Thu, 22 Aug 2019 13:37 - Updated Thu, 22 Aug 2019 13:37
South Korea to scrap intelligence-sharing pact with Japan amid history feud
SEOUL - South Korea said on Thursday it will scrap an intelligence-sharing pact with Japan, a decision that could escalate a dispute over history and trade and undercut security cooperation on North Korea.
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With the decision not to extend the pact, the political and trade disputes between South Korea and Japan now extend into some of the most sensitive national security issues in the region.
The arrangement was designed to share information on the threat posed by North Korea’s missile and nuclear activities.
The decision to end it comes after North Korea launched a series of short-range ballistic missiles in protest against what it sees as military build-ups in South Korea and Japan.
The General Security of Military Information Agreement (GSOMIA) was due to be automatically renewed on Saturday, unless either side decided to cancel it.
The decision was announced after an hour-long discussion within the presidential National Security Council (NSC). South Korean President Moon Jae-in approved it.
Japan created a “grave change” in the environment for bilateral security cooperation by removing South Korea’s fast-track export status, said Kim You-geun, a deputy director of the NSC.
Japan cited security concerns without providing specific evidence for its decision on South Korea’s trade status.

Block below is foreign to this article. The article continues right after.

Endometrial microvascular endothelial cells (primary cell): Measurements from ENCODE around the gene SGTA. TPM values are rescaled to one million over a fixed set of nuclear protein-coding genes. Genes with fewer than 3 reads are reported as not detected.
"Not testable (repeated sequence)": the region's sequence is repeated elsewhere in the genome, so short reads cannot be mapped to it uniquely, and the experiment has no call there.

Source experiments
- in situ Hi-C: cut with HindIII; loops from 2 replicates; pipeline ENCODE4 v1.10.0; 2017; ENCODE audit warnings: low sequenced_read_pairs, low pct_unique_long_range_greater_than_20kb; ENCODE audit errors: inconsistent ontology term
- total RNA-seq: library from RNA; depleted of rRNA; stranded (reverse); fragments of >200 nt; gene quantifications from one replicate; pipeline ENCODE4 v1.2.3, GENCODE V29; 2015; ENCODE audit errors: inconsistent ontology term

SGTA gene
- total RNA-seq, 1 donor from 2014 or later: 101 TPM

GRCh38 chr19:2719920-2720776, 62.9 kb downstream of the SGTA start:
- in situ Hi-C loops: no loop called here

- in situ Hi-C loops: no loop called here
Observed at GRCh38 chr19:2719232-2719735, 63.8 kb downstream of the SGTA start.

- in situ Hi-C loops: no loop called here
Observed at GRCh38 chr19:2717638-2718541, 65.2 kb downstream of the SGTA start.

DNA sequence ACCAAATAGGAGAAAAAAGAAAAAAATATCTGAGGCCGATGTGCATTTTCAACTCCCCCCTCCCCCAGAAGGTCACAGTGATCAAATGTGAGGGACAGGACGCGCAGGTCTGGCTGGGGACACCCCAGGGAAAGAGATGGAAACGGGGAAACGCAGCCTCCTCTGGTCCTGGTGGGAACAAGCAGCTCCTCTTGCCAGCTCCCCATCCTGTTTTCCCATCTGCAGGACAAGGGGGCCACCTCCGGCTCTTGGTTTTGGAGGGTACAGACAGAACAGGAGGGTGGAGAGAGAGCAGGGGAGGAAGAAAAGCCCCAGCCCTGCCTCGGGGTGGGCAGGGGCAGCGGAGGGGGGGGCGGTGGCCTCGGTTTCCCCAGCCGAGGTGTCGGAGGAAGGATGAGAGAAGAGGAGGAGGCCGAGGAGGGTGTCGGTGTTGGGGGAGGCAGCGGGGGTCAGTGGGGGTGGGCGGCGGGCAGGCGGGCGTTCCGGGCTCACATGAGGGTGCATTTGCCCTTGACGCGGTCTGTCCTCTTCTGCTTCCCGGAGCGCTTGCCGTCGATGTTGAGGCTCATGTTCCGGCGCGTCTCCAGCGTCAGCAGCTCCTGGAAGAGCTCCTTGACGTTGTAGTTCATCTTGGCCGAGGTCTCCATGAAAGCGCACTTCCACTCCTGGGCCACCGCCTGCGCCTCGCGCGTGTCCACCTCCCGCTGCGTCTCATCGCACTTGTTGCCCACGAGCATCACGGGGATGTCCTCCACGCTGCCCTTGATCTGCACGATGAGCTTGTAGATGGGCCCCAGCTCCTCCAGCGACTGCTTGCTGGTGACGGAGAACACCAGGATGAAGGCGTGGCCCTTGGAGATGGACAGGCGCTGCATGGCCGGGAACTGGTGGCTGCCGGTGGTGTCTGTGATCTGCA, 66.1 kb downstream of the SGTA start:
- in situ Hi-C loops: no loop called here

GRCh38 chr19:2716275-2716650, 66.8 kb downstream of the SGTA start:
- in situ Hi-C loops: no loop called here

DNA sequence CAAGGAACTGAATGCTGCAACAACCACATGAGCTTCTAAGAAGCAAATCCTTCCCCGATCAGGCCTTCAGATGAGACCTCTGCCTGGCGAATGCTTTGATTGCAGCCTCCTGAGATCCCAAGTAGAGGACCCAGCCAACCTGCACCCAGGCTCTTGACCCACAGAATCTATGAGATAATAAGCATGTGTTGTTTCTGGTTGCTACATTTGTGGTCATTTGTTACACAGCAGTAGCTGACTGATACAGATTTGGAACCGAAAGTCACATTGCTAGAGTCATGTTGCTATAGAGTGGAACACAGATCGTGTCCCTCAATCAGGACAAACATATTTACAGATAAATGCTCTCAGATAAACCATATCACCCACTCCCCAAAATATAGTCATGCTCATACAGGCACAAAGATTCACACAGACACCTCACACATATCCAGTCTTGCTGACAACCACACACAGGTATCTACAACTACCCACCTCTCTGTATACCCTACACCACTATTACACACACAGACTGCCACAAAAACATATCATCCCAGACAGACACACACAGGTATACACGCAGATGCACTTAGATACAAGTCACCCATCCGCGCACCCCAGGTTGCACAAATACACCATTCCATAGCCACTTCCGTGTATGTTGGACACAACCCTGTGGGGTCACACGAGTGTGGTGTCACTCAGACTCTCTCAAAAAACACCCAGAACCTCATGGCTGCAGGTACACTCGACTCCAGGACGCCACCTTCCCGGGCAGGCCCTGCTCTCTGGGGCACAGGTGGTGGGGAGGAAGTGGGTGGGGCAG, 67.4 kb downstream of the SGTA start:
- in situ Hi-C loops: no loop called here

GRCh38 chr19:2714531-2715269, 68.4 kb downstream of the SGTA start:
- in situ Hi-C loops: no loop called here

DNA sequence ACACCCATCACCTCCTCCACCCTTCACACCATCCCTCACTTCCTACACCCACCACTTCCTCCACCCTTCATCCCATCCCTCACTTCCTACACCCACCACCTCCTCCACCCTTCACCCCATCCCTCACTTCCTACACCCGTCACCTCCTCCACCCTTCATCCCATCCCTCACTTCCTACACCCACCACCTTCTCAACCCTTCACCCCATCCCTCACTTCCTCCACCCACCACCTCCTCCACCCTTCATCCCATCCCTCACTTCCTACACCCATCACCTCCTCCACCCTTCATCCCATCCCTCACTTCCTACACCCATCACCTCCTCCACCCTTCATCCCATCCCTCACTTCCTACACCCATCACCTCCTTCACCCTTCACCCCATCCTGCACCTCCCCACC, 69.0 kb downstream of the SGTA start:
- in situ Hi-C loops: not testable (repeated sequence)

“Under this situation, we have determined that it would not serve our national interest to maintain an agreement we signed with the aim of exchanging military information which is sensitive to security,” Kim told a news conference.
Japan protested against South Korea’s decision, the Japanese national broadcaster NHK reported.
Before the announcement, Japanese Chief Cabinet Secretary Yoshihide Suga said that the deal bolstered security cooperation between the two countries.
“Although ties between Japan and South Korea are in a very tough situation, we believe we should cooperate with South Korea where cooperation is necessary,” Suga told a regular news conference earlier on Thursday.
This week the foreign ministers of the two countries met outside Beijing and promised to keep talking, but failed to reach any substantive agreements,REUTERS.
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